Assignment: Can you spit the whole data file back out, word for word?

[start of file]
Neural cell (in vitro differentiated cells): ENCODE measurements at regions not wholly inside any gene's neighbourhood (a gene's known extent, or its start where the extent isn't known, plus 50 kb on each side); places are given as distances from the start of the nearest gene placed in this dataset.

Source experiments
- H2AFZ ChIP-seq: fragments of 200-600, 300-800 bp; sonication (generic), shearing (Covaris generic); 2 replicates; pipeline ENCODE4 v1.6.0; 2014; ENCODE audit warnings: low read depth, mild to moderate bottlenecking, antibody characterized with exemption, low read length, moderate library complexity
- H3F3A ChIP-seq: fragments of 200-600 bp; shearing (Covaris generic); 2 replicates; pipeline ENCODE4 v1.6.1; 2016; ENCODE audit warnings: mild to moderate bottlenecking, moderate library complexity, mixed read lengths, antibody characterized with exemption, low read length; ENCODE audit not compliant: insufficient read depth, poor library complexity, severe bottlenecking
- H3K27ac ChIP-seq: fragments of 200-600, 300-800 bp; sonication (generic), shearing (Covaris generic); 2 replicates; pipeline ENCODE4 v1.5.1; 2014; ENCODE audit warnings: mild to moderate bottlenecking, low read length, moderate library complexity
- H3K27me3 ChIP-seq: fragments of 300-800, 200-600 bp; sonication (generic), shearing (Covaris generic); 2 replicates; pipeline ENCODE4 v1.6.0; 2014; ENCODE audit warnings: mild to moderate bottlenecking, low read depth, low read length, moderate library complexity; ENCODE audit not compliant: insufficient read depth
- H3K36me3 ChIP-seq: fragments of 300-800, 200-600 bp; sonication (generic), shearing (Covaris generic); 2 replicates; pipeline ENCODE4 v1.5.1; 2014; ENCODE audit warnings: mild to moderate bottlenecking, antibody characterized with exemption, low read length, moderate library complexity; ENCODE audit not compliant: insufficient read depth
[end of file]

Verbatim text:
Neural cell (in vitro differentiated cells): ENCODE measurements at regions not wholly inside any gene's neighbourhood (a gene's known extent, or its start where the extent isn't known, plus 50 kb on each side); places are given as distances from the start of the nearest gene placed in this dataset.

Source experiments
- H2AFZ ChIP-seq: fragments of 200-600, 300-800 bp; sonication (generic), shearing (Covaris generic); 2 replicates; pipeline ENCODE4 v1.6.0; 2014; ENCODE audit warnings: low read depth, mild to moderate bottlenecking, antibody characterized with exemption, low read length, moderate library complexity
- H3F3A ChIP-seq: fragments of 200-600 bp; shearing (Covaris generic); 2 replicates; pipeline ENCODE4 v1.6.1; 2016; ENCODE audit warnings: mild to moderate bottlenecking, moderate library complexity, mixed read lengths, antibody characterized with exemption, low read length; ENCODE audit not compliant: insufficient read depth, poor library complexity, severe bottlenecking
- H3K27ac ChIP-seq: fragments of 200-600, 300-800 bp; sonication (generic), shearing (Covaris generic); 2 replicates; pipeline ENCODE4 v1.5.1; 2014; ENCODE audit warnings: mild to moderate bottlenecking, low read length, moderate library complexity
- H3K27me3 ChIP-seq: fragments of 300-800, 200-600 bp; sonication (generic), shearing (Covaris generic); 2 replicates; pipeline ENCODE4 v1.6.0; 2014; ENCODE audit warnings: mild to moderate bottlenecking, low read depth, low read length, moderate library complexity; ENCODE audit not compliant: insufficient read depth
- H3K36me3 ChIP-seq: fragments of 300-800, 200-600 bp; sonication (generic), shearing (Covaris generic); 2 replicates; pipeline ENCODE4 v1.5.1; 2014; ENCODE audit warnings: mild to moderate bottlenecking, antibody characterized with exemption, low read length, moderate library complexity; ENCODE audit not compliant: insufficient read depth